Drinkless In-Between: $3.50

    Two-Pipe Companion Setsb: $10.00-25 (According to grade)

    Matched Grain Set (4-Pipes): $50.00

    Matched Grain Set (7-Pipes): $125.00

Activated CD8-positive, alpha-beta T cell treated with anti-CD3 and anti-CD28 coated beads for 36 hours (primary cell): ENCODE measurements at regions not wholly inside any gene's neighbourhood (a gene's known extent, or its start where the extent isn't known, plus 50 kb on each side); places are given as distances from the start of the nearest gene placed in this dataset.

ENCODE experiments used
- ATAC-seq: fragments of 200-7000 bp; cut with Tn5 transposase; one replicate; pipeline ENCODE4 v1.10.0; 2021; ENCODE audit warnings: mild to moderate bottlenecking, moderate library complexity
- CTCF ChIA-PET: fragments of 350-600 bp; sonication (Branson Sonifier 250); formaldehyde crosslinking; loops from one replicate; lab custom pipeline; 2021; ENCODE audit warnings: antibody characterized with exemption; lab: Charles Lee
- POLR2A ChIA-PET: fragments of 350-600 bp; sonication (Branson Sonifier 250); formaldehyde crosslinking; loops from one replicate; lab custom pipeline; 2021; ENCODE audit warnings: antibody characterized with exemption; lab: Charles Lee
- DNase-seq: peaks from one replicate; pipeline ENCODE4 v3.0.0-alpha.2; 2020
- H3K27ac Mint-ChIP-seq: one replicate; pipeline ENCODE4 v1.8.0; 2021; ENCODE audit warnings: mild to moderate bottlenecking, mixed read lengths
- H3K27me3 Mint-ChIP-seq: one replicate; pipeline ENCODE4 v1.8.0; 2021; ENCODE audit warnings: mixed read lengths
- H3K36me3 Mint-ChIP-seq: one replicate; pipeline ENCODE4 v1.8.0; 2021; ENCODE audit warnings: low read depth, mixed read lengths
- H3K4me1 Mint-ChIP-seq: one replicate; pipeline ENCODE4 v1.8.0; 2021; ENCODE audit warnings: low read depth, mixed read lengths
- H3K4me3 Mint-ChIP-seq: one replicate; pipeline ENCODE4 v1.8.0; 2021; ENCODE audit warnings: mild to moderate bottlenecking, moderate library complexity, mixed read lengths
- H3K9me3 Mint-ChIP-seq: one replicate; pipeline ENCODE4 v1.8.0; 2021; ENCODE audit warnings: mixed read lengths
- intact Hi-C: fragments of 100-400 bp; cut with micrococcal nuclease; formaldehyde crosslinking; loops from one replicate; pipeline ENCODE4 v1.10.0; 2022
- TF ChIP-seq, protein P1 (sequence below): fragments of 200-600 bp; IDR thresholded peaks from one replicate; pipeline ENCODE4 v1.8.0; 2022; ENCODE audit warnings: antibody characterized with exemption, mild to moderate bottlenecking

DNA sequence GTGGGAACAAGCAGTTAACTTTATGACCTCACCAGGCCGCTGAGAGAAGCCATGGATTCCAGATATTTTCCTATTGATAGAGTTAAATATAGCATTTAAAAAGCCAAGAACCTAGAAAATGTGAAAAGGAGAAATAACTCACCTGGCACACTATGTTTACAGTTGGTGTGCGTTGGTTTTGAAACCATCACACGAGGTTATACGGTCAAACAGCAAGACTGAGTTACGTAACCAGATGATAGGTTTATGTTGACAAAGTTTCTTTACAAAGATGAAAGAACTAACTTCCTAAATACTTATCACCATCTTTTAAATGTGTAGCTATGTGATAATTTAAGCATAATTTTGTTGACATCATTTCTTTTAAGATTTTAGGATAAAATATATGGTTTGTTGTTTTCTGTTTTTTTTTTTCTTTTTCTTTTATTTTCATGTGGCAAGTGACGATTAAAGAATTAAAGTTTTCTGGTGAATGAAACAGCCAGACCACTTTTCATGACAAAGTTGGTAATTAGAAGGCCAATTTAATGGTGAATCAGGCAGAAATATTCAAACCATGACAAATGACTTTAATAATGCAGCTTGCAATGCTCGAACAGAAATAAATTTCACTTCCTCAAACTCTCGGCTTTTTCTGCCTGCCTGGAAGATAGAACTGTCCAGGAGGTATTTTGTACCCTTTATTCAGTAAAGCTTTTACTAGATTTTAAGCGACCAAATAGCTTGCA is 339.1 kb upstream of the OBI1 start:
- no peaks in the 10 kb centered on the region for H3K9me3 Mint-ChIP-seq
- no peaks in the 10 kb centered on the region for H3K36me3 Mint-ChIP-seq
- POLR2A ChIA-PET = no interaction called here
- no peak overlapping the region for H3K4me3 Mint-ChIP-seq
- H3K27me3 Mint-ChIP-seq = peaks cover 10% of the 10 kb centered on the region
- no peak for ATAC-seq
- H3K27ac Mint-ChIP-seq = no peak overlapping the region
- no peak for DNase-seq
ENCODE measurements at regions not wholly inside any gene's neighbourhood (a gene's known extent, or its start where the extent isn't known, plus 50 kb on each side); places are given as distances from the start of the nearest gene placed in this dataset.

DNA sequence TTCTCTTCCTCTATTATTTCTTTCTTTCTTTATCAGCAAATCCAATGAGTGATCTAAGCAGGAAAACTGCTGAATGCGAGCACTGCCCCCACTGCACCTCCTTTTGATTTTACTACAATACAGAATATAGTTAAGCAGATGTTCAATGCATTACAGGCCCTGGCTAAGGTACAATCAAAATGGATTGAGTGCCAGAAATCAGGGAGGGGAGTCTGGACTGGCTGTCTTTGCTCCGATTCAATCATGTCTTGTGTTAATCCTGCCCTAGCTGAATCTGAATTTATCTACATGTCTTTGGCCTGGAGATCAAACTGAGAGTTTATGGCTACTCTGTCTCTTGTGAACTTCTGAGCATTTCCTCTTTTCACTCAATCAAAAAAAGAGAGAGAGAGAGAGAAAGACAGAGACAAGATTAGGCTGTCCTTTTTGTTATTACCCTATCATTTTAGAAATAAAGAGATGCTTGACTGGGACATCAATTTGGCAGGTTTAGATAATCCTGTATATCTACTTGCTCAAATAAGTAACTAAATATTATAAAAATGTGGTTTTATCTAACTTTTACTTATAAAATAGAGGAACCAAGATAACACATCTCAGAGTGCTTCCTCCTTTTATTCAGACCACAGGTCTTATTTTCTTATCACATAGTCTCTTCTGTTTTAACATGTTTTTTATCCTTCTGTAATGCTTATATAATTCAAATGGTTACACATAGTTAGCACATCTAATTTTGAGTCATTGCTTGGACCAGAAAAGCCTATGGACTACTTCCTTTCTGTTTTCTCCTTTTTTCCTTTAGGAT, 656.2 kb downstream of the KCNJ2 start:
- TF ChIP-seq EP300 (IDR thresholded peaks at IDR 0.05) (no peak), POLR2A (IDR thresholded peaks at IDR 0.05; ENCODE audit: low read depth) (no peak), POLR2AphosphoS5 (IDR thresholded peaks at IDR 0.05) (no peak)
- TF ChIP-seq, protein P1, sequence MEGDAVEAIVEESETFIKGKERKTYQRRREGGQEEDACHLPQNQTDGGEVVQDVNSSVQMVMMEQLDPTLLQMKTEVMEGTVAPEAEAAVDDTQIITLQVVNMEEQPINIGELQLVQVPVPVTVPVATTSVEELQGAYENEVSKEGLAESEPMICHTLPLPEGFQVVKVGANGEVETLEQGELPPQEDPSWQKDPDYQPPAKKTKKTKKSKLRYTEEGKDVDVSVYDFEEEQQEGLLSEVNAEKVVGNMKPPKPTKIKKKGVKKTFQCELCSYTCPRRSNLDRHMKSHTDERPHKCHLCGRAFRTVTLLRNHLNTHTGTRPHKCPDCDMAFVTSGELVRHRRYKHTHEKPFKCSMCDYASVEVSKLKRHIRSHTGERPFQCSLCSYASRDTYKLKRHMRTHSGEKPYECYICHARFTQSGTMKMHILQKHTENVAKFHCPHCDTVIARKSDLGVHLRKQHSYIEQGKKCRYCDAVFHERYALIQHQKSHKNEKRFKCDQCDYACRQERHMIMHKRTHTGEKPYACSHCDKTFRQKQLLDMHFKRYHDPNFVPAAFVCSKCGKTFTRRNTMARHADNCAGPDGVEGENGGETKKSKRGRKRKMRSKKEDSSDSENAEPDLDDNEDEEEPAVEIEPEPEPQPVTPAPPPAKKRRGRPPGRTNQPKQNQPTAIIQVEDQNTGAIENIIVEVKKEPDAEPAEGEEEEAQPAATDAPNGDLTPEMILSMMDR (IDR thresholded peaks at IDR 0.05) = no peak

Further reading on Pipedia under the general listing for Kaywoodie Pipes provided me with a magazine advertisement that included the All Briar pipes. It is a great Father’s Day Ad and the bottom items in the ad show the All Briar line. I have included both the link and a copy of the ad for your reading pleasure (https://pipedia.org/wiki/Kaywoodie).Jeff sent me some close up photos of the pipe so I could see what it looked like when he started his clean up. The bowl had a thick cake that had overflowed onto the rim top with a thick coat of lava. The two photos below give two different views to show the condition of the both. You can see the flaking lava on the rim and the hard cake in the bowl. This pipe had been smoked hard and was obviously someone’s favourite.The finish on the bowl and shank was worn. There was a thick varnish coat that was peeling on the bowl sides and bottom that would take some work to remove.The stamping on both sides of the shake is faint but readable in the next photos. The pipe is stamped ALL BRIAR over Kaywoodie on the left side of the shank. On the right side it is stamped All Imported Briar over 50B (the shape number) and underneath that the letter C.The all briar stem has an inlaid black cloverleaf in a white circle on the left side. It is in decent shape and should polish out nicely.When it comes to the stem it is a serious issue. Making a new vulcanite stem for the pipe would certainly be an option but to me that would cause the pipe to lose its charm and detract from it being an All Briar pipe. I would need to do something different to bring it back to life or salvage it. It appeared to me that I had only one serious option on this pipe but I would make the final decision once it arrived.The stem had a screw in/threaded tenon with a four hole stinger. The stinger was stamped Drinkless as shown in the photo below. On Pipedia in the Kaywoodie article, there was a great advertisement for the Drinkless style of stinger so I have included that here as well. I decided to look on my other go to site – PipePhil (http://www.pipephil.eu/logos/en/logo-kaywoodie-1.html) to see what added information I might garner from his site. Under the Kaywoodie All Briar listing it said that the pipe had a twin-bore stem, meaning that instead of a slot in the button there were twin holes that formed a Y with the airway in the stem itself. The pipes were made between 1952 – 1955. It included a series of pictures of a typical briar Kaywoodie stem that showed a vertical hole near the button that was an innovation that they called Stembiter to prevent a stem biter from gnawing through the stem. Evidently, the pipe I am working on had that kind of set up on the mouthpiece as nothing is left of that portion of the stem. The Stembiter innovation came out in the early 1950s as well so now I had confirmation of the period when the pipe was made. I have included an advertisement for the Stembiter innovation following the photo below. I know that at present I will not be able to reproduce this feature on the stem when I rework it. Jeff continued using his established process of thoroughly cleaning the pipes he sends to me. He did not vary in his procedure just because of the briar stem on this one. He reamed the bowl with a PipNet reamer and touched it up with a Savinelli Fitsall Pipe Knife. He scrubbed out the mortise and the airway in the shank and the stem with pipe cleaners, cotton swabs and alcohol and cleaned the exterior of the threaded tenon and four hole stinger with cotton swabs and alcohol. He scrubbed the exterior of the pipe with Murphy’s Oil Soap to remove the grime and grit on the bowl. Sadly it did not even touch the thick varnish coat on the bowl. He worked over the rim and removed the heavy lava overflow. He scrubbed it with a tooth brush and the oil soap until he removed the buildup. His cleaning of the top cut through the varnish coat on that part of the bowl. He cleaned up the gnawed end of the stem so that at least it would be clean when I began my work on it. I took photos of the pipe to show the condition it was in when it arrived in Vancouver. Jeff cleaned up the rim really well – the tars and buildup were gone and fortunately so was much of the varnish coat. There were just a few shiny spots on the rim that would need to go. The bowl had been reamed back to bare briar.The stem while clean was an absolute disaster. It had been gnawed back through the stembite protection and the entire end of the stem was missing. I am guess that there was probably about 3/8 to ½ inch of the stem missing and the button was totally missing.I started the restructuring work on the stem with a Dremel and a sanding drum. I took the damaged areas back until I had some solid briar to work with. I did not want to remove too much of the stem material. The twin airways in the stem were very close to the surface in the stem at this point so I would need to do something a little different from the standard recutting a new button on the existing material.I started the rebuilding the end of the stem with clear super glue. I wanted to fill in the small divots in the surface of the stem on both sides and make the stem smooth and the end crisp. I built up the area where the new button would be with clear super glue first to stabilize the gnawed stem and begin with a solid edge. I put briar dust on top of the super glue and layered the dust and the glue until I had a workable portion on the stem surface. I needed enough of the new material to be able to reshape a button. In the second set of photos you can see the button area beginning to take shape. I used a needle file to recut the edge of the button and square it off with the surface of the stem. I wanted a sharp delineation from the button surface to the stem surface. I also reshaped the button surface as well with the files. The new button is beginning to be visible at this point.I filled in the air bubbles on top and underside surface of the button with clear super glue to make it smooth. I sanded the areas in front of the button on both sides of the stem with 220 grit super glue to blend it into the rest of the stem surface.I used a needle file to open the twin bore airways and smooth them out. I began to polish the stem and button with micromesh sanding pads – wet sanding the button and stem area with 1500-2400 grit sanding pads. I wiped the stem down with a damp cotton pad to see what the progress looked like. I dry sanded with 3200-4000 grit pads and then stained the stem with a Medium Brown Stain pen. I finished polishing the stem with 6000-12000 grit pads and wiped it down after each grit pad to keep the work surface clean. While the button is definitely darker than the stem body at this point it is still looking pretty good in my opinion and it feels good in the mouth. I sanded the bowl with 220 grit sandpaper to remove the varnish finish. It was spotty and peeling in places so it had to go. Once I had the finish removed I wiped the bowl down with acetone to remove any of the finish that remained. Then I used the same regimen to polish the bowl as I had used on the briar stem. I wet sanded it with 1500-2400 grit micromesh sanding pads and wiped it down with a damp cloth. I dry sanded it with 3200-12000 grit micromesh and wiped it down after each pad. Each grit pad brought more of the grain to light. There is a great mix of birdseye and cross grain on the bowl and shank. It is a beauty. I decided to not stain the bowl. The medium brown I put on the stem made the stem and bowl match so I was pleased with that. I put the stem in place on the bowl and buffed it with Blue Diamond to polish out any remaining scratches from my sanding and polishing. I gave the bowl and stem multiple coats of carnauba wax to protect it from damage and to preserve the briar. I buffed it with a clean buffing pad to polish the briar. I hand buffed it with a microfiber cloth to deepen the shine. The finished pipe is shown in the photos below. The repair and rebuilt button, though darker than the briar, works well and the pipe is fully functional again. The small amount of length I had to remove does not visibly change the overall look of the pipe. Thanks for walking with me through this restoration. It was one with challenges but it was a fun one to work on.